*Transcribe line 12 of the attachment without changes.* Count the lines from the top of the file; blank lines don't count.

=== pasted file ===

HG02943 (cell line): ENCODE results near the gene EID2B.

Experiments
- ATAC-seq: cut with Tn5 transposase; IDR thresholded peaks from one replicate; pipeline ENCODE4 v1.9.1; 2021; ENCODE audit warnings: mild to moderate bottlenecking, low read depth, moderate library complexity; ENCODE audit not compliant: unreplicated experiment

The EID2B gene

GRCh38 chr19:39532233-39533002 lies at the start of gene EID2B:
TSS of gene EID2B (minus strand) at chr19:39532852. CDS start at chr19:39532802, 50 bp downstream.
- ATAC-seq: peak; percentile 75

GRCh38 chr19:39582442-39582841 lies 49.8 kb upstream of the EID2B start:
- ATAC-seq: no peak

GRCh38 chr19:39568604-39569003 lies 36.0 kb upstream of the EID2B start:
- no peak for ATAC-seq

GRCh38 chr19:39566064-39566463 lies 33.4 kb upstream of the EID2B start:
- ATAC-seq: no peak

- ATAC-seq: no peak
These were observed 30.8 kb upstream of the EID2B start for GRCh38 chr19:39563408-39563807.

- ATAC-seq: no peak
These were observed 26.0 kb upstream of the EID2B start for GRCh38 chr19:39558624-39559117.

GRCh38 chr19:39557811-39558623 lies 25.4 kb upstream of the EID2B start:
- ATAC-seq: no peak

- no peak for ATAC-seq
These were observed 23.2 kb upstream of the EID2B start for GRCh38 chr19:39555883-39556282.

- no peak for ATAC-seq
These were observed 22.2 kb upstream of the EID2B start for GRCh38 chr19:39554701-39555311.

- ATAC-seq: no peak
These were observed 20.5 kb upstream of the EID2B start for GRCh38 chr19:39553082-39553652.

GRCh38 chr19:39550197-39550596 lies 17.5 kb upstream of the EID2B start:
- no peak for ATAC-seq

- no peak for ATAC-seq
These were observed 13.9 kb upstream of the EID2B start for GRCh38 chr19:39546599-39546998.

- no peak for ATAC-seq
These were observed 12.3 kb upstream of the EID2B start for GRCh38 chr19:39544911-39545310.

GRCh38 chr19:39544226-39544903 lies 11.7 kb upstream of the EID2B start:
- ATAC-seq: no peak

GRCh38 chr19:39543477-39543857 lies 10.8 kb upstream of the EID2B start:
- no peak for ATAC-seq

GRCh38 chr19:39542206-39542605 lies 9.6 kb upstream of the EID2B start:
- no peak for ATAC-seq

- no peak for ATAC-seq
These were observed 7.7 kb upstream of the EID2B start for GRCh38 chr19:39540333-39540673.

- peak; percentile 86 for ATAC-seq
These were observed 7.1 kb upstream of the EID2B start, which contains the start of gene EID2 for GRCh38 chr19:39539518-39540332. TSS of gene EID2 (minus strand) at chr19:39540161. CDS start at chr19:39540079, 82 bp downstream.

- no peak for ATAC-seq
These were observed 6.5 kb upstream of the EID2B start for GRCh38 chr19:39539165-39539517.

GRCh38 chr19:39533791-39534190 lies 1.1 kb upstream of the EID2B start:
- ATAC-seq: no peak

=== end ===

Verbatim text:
GRCh38 chr19:39566064-39566463 lies 33.4 kb upstream of the EID2B start: